I used to read a lot of nonfiction as a teen. One of my favorite subjects was WWII POW escapes. Tunnels, disguises, single escapes, group escapes—I read them all. I’ve also seen or read my share of prison escape stories. I’ve even been to Alcatraz island. One would think that a background like that would make me a perfect candidate for a prison escape game called The Escapists 2. Yes, the "2" indicates that it’s a sequel. I missed out on the original The Escapists, but I didn’t think that would hamper my progress too much when it came to trying my hand at the newer version, what with my decades of interest in real world examples.
I was wrong.
Sure, I started out with the tutorial, which I struggled with. “How,” I asked myself, “could I fail at the tutorial?” Clearly I had forgotten the three times I died during my introduction to Insurgency, but that’s a story for another time.
My problem with the TE2 tutorial turned out to be exactly that: my problem. I hadn’t noted (nor, to be fair, was I told) that the E key performs two functions, depending on how long you hold it down. The desk in my cell, for example, is opened with a very brief tap of the E key, but a longer press is for actually picking up and moving the desk. Even having eventually figured that out, I still failed the tutorial on the last step when I broke my shovel. Sadly, that ignominious failure shines supreme as the closest I have gotten to breaking out.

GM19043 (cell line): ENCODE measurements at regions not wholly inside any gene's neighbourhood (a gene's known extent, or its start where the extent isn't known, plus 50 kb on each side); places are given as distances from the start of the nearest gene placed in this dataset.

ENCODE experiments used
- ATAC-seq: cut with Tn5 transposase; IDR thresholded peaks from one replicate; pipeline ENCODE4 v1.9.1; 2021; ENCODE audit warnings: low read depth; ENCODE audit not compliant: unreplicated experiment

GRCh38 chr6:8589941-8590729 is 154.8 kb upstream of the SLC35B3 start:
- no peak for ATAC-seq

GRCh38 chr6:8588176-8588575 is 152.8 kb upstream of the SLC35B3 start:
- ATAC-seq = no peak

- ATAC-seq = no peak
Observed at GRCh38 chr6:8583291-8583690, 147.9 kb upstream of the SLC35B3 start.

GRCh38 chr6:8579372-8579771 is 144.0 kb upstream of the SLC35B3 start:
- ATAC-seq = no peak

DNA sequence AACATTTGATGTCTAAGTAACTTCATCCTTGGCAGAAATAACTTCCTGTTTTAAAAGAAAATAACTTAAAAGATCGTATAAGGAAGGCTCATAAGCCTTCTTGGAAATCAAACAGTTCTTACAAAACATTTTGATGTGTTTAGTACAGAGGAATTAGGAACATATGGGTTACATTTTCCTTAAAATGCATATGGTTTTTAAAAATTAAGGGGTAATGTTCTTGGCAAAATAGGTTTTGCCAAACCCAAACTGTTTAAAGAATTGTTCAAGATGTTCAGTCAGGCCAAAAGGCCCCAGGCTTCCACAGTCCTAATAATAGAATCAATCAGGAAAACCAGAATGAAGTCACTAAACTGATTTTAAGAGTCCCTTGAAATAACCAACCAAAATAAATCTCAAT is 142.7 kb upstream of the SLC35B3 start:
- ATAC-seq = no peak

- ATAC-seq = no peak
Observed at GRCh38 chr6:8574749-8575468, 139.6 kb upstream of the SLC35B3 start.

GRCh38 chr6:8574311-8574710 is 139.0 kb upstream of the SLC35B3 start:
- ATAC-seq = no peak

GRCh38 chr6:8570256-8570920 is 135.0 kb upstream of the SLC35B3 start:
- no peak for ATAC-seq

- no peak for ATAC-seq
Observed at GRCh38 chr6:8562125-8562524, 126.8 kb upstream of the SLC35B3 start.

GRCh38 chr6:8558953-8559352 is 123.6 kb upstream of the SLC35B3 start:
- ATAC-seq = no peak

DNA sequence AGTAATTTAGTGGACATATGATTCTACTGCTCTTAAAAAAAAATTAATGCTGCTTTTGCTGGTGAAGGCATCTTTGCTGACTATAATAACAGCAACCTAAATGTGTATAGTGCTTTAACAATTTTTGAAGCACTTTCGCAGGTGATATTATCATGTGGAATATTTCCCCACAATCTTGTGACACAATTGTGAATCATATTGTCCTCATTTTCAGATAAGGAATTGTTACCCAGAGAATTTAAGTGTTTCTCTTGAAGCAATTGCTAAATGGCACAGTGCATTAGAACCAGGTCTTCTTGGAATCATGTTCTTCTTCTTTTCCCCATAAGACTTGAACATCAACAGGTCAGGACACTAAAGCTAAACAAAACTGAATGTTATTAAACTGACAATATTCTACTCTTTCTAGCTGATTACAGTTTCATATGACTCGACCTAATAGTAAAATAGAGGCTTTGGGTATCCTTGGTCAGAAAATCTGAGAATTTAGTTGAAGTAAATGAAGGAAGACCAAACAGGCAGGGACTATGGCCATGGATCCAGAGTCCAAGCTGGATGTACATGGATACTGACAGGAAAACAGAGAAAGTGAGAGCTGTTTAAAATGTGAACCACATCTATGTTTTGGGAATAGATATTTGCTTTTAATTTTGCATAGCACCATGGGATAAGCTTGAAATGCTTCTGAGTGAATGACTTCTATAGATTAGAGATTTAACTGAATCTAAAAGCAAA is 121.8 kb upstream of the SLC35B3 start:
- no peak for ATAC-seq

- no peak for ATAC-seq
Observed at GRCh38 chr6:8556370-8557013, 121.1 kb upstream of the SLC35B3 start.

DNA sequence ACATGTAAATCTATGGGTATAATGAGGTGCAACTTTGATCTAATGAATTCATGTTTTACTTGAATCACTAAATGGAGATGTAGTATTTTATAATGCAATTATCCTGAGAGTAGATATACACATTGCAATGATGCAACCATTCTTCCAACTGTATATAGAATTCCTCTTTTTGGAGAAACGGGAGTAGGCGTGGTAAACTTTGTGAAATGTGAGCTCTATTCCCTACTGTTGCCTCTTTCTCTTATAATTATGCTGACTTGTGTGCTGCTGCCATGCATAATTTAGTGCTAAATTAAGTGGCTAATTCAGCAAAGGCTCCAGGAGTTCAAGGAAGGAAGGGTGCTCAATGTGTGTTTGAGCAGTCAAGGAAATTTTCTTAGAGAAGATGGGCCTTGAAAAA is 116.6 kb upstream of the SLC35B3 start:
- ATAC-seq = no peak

I hurry to add that my failure to escape after hours and hours of working at it does not mean that I am not enjoying the game. The depth to which I have become at least partially institutionalized is actually a minor concern of mine these days. There’s something to be said for a consistent and predictable routine—I don’t have to decide what to wear, when to eat, how long to stay up in the evening, or any of a plethora of the decisions we are faced with on a daily basis. Still, the name of the game is escape, so I have to try.
Before we get to that, though, allow me to walk you through a typical day in prison, or at least this cleansed version of it.
The day starts at 7:30 a.m., which after a decade of getting up at 4:15 a.m. to get to the other side of town for work before the roads get clogged, seems overly luxurious to me. Upon wake up, we are all expected to meet for morning roll call, an event made even less palatable than you would imagine due to the collection of demeaning insults thrown our way from the team of guards. The rest of the day is filled with three square meals eaten while guards beat down recalcitrant inmates between the tables, mandatory exercise time, work time for those who have secured cushy jobs as trash haulers or other mundane tasks, and generous amounts of free time. It’s a tiring day of grinding repetition, so evening roll call is almost welcome.